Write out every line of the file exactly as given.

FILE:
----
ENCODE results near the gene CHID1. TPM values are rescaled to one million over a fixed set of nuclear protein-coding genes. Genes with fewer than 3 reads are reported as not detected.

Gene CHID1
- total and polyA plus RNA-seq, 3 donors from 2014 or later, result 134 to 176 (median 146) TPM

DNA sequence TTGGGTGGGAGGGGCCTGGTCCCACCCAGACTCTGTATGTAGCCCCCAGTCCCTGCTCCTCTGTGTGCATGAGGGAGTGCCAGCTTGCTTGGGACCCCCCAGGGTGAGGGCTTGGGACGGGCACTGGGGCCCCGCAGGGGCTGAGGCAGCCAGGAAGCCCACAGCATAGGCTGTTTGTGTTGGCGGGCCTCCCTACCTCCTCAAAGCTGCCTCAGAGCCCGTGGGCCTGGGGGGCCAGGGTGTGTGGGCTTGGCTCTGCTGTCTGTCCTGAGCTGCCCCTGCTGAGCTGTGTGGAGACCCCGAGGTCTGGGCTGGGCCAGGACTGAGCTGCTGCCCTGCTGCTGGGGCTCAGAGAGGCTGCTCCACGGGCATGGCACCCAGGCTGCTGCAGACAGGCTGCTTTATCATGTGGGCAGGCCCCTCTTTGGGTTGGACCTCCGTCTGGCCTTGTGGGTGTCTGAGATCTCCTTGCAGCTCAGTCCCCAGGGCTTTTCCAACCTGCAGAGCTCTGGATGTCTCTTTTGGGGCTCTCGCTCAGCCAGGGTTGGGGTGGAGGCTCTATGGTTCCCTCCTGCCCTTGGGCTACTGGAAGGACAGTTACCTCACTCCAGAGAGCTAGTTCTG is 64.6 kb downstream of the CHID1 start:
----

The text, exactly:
ENCODE results near the gene CHID1. TPM values are rescaled to one million over a fixed set of nuclear protein-coding genes. Genes with fewer than 3 reads are reported as not detected.

Gene CHID1
- total and polyA plus RNA-seq, 3 donors from 2014 or later, result 134 to 176 (median 146) TPM

DNA sequence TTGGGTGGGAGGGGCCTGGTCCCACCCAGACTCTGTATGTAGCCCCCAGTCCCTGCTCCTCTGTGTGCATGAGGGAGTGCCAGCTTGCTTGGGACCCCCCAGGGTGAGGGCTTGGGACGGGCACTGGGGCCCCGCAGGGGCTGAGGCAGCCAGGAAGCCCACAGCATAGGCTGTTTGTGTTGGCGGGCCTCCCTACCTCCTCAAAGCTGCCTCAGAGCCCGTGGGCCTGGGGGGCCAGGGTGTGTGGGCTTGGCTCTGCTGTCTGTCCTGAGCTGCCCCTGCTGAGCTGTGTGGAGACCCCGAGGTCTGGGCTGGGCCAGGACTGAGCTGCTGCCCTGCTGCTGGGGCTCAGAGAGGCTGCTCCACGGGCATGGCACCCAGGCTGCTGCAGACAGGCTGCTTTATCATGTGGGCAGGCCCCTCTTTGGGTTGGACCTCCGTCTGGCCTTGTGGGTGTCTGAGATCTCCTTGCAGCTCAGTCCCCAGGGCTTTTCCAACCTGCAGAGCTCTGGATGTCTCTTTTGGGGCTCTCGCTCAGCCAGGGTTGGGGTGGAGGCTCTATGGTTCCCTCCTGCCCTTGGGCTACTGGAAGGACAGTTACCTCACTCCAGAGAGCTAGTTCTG is 64.6 kb downstream of the CHID1 start: